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The various implementations described above have been presented by way of example and not by way of limitation. Thus, for example, while embodiments disclosed herein teach the formation of barriers fabricated using amine-containing ALD precursor species, one of ordinary skill appreciates that embodiments of the present invention can also be used to outgas and/or neutralize other ALD precursor species absorbed by interlayer dielectrics. In addition, while the use of an anneal is disclosed, one of ordinary skill appreciates that embodiments of the present invention include other means for neutralizing/removing precursor contaminants. Such other means can include for example wet or dry etch processes capable of reacting with and/or removing precursor contaminants from ILDs that have had ILD barriers deposited thereon.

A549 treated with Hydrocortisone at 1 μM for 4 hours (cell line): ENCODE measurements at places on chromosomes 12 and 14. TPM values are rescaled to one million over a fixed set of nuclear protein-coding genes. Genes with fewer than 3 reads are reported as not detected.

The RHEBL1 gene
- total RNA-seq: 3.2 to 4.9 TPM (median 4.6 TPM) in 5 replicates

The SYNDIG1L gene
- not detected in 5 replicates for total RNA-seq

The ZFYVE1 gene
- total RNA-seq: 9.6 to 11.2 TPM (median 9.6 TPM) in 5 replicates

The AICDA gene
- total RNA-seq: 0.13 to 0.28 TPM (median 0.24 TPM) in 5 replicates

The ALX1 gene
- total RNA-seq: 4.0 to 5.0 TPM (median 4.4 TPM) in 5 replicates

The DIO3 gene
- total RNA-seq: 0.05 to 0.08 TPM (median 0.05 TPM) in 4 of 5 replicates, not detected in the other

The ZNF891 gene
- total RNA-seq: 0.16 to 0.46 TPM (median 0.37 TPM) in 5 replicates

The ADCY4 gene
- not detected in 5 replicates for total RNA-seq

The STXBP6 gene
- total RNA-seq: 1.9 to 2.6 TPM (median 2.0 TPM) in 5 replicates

Having thus described in detail embodiments of the present invention, it is understood that the invention defined by the appended claims is not to be limited by particular detailed set forth in the above description, as many apparent variations thereof are possible without departing from the spirit or scope thereof.